Old House in Sycamore, GA
This home was found off HWY 41 in Sycamore, Georgia. It seems that this house was once a glorious one back in its hay day.
Old Church in Sterling, GA
The photographer of this photo describes this church as being built in the late 1800s for a small congregation of farmers. In the mid 1970s, times changed and the church no longer had enough members to support it. Now the only music to be heard are the birds that made this place their home.
Abandoned Shacks in Hogansville, GA
These abandoned shacks were found in Hogansville. One can only imagine that this was once a home to a family of farmers or sharecroppers.
Georgia’s Central State Hospital in Milledgeville
This place is the stuff horror stories are made of. According to Atlanta Magazine, Georgia Central State Hospital was once the largest mental facility in the world. Formerly known as the Georgia Lunatic Asylum, this place is now abandoned and decaying. It invokes the imagination to think of the things that took place in this institution.
Georgia BBQ Shack in Kingsland GA
This small abandoned shack was found in Kingsland, Georgia. It was probably a pretty popular BBQ joint in its day..
Cabin in Appalacian North GA
This rustic cabin was found in the North Georgia Mountains. The weeds are taking over this place!
Harville House in Statesboro GA
Rumor has it that this house is haunted! Samuel Winkler Harville purchased the land in 1862, and built this once grand house in 1894. He finished 10 years later with 14 rooms. The land it was built on was also once self-sustaining for 10 farming families.
Southern Manson in Baker County, GA
This southern mansion was found in Baker County. Even though it is run down, there is something so intriguing about the place!
Georgia Girl Drive In
One can only imagine what type of food the Georgia Girl Drive-In served! It probably was a favorite spot among local teenagers.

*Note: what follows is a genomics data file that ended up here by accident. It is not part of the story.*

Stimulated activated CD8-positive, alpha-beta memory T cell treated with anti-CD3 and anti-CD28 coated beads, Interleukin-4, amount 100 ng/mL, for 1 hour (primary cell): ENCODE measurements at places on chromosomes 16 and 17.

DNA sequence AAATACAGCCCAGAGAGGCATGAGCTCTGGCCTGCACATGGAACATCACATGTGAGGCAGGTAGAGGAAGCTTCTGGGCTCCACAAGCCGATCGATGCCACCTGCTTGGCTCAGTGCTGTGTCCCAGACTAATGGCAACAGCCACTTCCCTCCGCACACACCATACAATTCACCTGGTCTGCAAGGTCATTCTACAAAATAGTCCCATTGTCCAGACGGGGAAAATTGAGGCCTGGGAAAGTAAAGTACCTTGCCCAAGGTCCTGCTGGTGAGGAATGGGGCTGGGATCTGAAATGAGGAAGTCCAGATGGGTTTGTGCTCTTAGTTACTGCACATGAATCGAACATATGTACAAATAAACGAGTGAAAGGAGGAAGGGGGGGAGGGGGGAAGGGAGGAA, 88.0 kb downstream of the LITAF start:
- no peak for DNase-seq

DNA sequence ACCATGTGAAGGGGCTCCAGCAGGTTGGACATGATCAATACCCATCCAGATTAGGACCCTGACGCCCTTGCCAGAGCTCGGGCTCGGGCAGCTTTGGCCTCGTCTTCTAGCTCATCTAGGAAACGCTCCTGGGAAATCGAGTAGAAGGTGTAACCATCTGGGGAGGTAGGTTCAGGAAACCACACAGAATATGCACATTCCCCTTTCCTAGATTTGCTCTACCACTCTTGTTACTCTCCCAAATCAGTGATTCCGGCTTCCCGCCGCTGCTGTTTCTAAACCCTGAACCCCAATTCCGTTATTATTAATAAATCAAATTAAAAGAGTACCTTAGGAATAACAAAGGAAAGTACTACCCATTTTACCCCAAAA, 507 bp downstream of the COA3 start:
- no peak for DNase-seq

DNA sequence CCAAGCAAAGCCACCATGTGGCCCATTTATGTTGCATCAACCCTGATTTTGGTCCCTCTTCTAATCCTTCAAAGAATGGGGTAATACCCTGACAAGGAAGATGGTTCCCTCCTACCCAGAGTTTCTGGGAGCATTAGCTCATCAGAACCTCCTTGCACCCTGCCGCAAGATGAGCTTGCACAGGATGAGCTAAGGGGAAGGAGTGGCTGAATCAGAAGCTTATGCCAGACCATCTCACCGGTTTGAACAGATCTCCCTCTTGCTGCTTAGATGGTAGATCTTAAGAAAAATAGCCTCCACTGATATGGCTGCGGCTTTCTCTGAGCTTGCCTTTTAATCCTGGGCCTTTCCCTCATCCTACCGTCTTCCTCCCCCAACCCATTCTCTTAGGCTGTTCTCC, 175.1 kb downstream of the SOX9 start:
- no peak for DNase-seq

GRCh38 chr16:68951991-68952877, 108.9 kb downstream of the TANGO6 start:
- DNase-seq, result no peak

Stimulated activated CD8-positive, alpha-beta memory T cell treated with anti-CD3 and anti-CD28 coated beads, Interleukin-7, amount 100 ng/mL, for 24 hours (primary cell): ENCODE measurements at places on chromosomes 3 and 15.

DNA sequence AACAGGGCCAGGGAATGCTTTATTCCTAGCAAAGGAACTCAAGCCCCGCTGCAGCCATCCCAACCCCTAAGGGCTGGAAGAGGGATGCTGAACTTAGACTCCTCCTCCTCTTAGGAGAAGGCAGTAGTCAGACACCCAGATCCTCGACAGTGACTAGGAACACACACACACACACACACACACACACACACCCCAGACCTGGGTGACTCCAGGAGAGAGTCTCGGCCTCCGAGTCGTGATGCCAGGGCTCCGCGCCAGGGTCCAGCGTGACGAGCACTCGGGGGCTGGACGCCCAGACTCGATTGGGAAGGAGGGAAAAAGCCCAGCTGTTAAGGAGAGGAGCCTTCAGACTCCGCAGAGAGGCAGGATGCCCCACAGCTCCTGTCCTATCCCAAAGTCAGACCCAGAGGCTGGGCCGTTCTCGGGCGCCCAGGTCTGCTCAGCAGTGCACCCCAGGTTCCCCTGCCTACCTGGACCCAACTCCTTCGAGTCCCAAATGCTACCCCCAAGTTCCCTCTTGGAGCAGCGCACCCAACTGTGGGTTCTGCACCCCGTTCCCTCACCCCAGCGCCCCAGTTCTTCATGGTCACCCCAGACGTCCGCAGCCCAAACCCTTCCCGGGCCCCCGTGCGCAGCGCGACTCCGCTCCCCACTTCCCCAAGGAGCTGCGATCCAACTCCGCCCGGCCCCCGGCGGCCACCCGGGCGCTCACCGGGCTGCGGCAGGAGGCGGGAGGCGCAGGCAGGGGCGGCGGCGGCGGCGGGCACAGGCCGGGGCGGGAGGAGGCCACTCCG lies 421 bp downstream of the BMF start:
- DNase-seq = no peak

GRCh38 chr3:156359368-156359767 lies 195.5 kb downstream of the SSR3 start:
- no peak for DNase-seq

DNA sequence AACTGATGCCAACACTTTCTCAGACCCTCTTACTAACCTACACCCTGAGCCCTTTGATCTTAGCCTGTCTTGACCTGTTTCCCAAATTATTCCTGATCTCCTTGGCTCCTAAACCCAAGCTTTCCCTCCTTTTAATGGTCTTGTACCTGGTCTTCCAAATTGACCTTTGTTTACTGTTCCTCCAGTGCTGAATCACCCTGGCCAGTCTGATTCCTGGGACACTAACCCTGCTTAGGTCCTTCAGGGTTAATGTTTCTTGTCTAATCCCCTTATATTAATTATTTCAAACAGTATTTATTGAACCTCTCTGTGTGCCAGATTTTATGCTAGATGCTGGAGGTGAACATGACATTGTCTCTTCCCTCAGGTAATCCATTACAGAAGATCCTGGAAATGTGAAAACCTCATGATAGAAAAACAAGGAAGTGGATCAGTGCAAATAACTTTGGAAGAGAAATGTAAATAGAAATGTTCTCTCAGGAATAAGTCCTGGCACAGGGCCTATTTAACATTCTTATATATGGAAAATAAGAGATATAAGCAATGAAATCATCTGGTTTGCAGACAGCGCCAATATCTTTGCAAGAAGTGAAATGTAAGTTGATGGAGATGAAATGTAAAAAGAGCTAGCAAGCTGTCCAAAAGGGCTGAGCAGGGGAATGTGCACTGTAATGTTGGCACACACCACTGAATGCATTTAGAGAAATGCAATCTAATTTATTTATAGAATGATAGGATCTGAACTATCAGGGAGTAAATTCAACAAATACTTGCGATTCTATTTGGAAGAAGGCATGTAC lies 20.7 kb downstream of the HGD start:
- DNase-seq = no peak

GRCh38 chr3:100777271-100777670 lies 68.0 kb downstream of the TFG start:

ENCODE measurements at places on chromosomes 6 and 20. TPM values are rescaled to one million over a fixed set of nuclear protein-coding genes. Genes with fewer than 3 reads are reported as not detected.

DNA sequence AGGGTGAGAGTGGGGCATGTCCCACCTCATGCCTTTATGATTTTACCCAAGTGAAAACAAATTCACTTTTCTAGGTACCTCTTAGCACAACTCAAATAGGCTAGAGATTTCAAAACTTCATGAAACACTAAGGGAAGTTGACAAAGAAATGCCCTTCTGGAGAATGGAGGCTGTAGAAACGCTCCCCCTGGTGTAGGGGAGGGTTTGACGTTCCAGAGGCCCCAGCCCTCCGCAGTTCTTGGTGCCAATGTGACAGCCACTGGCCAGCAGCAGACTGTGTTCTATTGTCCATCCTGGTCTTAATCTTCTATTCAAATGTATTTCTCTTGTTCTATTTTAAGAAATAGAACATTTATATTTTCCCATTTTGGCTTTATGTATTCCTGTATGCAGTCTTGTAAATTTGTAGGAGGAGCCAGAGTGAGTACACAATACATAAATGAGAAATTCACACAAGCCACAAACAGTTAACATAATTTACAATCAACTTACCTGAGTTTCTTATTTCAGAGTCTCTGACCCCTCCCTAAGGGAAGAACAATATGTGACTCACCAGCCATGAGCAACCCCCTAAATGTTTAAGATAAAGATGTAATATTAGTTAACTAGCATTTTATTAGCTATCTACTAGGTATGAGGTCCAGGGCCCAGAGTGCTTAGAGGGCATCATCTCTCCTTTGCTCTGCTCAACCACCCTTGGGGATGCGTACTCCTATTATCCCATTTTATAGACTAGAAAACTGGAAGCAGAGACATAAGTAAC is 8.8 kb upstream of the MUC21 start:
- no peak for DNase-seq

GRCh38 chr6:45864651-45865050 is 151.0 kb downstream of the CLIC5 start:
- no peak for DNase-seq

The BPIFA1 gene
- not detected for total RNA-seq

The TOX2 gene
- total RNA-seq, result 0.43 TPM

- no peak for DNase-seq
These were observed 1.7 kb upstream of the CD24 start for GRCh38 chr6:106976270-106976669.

Road into Wormsloe, an Abandoned Plantation in Georgia
Wormsloe Plantation is now a historic site in Savannah, Georgia. It is the oldest standing structure in Savannah! Anyone who's ever been to Savannah knows that's a feat as there are many old houses in Savannah. It is the colonial estate of Noble Jones who came to Georgia with James Ogelthorpe.
Deserted Mill near Lindale, Georgia
This beautiful picture is from a deserted mill in Lindale, Georgia. Nature has almost completely taken over!
Abandoned House in Helen, Georgia
This mysterious abandoned house resides in Helen, Georgia.
Fairy Tale House in Georgia
Straight out of a fairy tale book, this shack looks like it belongs to a magical elf!
There are so many wonderful and amazing things to discover in Georgia! Each of these places make imaginations run wild with the possible stories they hold! Do you know of any other cool abandoned places near your Georgia home? If so let us know!
20 Free Things to Do in Metro Atlanta
Arabia Mountain National Heritage Area and Davidson-Arabia Mountain Nature Preserve. Roam the mountain, farmland, lakes, hiking trails and a nature preserve on more than 2,000 acres.
Atlanta BeltLine Tours. Take a narrated bus tour of the Beltline, a transit, trails and parks project connecting Atlanta’s neighborhoods. Fridays and Saturdays.